industry environment. 4rofitability was measured as the mean of 3 year ?=: for the reporting business unit.
DISCUSSION
The sample for
this study was
split based on
si0e to create
two subsamples
of firs. 5ata
analysis was
conducted for
:the sample as a
whole &
separately for
each subsample.
8o was tested
using logit
model for nD!<
(3" 4rospectors2
99 5efenders#.
There are " procedures. 'irst2 for whole samples of firms2 the model is signi&i#ant with an ?
"
D,.3@ and the
model correctly classified !,E (F
"
D 1@.(<G p H ,.,,@# of firms in the sample. /econd2 for two subsamples of firms
split by si0e: (1# 3 firs with "@,-<,, employees and ("# 3! firms withI<,, employees. /plitting the sample si0e
improved both the classification accurance and the variance explained by the model.
/o2 8o can be re;ected. .ontrol system attributes do indeed differ between 4rospector firms and 5efender
firms.
Correlation an' inter$ie% 'ata
The correlation between ?=: and 1, factors representing accounting control system attributes for the full sample
and for subsamples of 5efender and 4rospectors firms.
() !oals an' Monitoring
'1does appear to be associated with ?=:. 5efender reported that budget pressure2 as a positive force2 would
challenge his managers.
'<& '3 shows that :nterviews suggest that 4rospectors firs are extremely active in monitoring deviations for
budget through exception reports and monthly review.
*) E+ternal s#anning an' &ore#ast 'ata
'" doesnot appear to be associated with ?=:. The scanning tends to be informal. The 4rospectors firms did appear
more aggressive in their scanning of competitor activities.
'@ appears to be related to ?=: both large&small 4rospectors but not for 5efenders. 'irst2 4rospectors put
their attention to the developing strategic plas from the bottom-up. Jhereas2 5efenders often plans cycle depeded
on the downward communication of goals set by top management. /econd2 4rospectors scenarios were often less
structured and more based on starga0ing for purpose speculation concering future products and mar)ets2 in
contrast 5efenders scenarios tended to be more focused.
,) Remuneration
'( suggest that 5efender firms provide bonus on achiving predetermined budget ore than 4rospectors. 5efenders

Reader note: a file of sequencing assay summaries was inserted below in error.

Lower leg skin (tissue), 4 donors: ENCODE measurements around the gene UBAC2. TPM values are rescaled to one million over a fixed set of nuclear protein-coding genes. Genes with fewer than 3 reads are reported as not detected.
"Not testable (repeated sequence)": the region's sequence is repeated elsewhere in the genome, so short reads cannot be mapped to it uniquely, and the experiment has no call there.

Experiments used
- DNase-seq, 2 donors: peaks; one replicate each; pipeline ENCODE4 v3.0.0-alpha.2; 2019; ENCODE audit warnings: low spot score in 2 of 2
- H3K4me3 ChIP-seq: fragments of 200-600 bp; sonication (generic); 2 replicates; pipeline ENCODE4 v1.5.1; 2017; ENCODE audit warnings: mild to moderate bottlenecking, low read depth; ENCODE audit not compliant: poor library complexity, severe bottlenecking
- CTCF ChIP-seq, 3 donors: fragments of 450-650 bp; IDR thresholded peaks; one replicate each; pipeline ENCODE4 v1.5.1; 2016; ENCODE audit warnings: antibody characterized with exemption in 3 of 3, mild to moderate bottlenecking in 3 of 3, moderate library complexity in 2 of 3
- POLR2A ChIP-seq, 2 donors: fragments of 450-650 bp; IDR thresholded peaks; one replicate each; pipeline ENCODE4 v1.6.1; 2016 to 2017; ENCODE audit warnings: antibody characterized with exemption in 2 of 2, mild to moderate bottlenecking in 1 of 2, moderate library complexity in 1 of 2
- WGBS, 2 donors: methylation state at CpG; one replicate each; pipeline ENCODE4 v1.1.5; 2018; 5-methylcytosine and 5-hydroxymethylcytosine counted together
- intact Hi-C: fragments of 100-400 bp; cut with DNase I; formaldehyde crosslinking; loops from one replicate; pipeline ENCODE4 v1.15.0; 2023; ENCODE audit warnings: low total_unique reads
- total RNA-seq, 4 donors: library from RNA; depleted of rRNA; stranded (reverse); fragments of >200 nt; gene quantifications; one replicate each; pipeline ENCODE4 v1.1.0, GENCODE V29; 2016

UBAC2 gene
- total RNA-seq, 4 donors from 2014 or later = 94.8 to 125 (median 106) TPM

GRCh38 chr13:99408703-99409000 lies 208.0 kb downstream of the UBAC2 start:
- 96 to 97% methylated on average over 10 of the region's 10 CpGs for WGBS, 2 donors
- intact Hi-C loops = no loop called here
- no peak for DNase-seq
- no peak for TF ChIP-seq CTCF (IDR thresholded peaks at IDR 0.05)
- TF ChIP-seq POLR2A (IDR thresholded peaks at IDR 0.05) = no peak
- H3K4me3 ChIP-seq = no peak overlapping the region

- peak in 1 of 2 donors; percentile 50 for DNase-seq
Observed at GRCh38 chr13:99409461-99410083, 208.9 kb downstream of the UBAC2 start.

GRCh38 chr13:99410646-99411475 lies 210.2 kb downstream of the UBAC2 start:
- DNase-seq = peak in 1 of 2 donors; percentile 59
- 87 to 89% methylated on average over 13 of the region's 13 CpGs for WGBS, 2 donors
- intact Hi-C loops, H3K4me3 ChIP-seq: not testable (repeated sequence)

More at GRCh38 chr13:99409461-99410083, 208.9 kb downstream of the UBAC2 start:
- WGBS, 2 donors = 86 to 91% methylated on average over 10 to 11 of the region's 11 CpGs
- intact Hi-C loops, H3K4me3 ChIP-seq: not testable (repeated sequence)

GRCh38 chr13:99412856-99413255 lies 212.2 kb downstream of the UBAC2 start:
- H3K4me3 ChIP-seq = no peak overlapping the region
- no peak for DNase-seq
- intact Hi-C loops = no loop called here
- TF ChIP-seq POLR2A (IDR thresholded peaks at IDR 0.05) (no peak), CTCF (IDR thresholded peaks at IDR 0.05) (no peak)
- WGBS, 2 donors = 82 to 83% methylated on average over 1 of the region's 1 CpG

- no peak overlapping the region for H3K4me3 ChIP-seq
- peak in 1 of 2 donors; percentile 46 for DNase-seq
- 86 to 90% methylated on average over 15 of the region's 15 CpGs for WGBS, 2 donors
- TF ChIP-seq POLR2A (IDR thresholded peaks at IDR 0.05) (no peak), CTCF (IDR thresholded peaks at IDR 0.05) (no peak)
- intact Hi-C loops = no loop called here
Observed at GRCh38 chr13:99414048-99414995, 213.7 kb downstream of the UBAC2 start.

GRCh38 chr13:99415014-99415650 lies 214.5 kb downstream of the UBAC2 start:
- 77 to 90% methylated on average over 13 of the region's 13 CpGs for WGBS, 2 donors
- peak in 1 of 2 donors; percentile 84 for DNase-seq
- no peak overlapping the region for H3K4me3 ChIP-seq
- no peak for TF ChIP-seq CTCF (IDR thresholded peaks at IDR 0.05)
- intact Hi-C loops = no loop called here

*uantify performance criteria better than 4rospectors.
-) Tailoring o& Control System
' indicates 4rospectors custom tailor control system to users7 need to a reater extent than 5efenders.
'! shows that large 4rospectors has a negative relationship. :t is because 4rospectors have a special need to
transmit environmental information to senior managers.
.) Control System C/angeability
Two variables exhibited on control system changeability: 1. 're*uency of control system change2 ". :mportance of
informal communicaton in supplying control information. '1, was positively associated with ?=: for large
4rospectors and negatively associated for large 5efenders
0) Cost Control
'9 indicates a negative relationship between cost control and firm performance for 4rospectors suggests that these
firms focus their control efforts on areas other than cost control. 8owever2 5efeders show lac) of significance.
1) In'ustry 'ynamism
Table 9 show that industry dynamism is positively related to ?=: for 4erspectors and negatively associated with ?=:
for 5efenders. This indicates that firms do well to match their business strategy to their industry environment.
CONCUSION
The evidence from this study suggests that: firms following different strategies do indeed employ accounting
control system in different ways and offers some preliminary conclusions concerning the attributes which may
differ according to strategy.
Two strategic firm types identified for this study2 4rospector and 5efender2 appear to be valid an common
strategies.
This study considers control attri(utes which differ between 4rospectors and 5efenders2 and provide
evidence concerning control systems in the two types of firms.
8igh performing 4rospectors seems to put more attention to forecast data in control systems2 setting tight
budget goals2 and monitoring outputs carefull.
'or 4rospectors2 cost control is reduced. Barge firms tend to report fre*uently and use uniform control
systems which are modified when necessary.
5efenders2 especially large firms2 use their control system less intensively. They give bonus remuneration
based on the achievement of budget targets and tended to have little change in their control systems.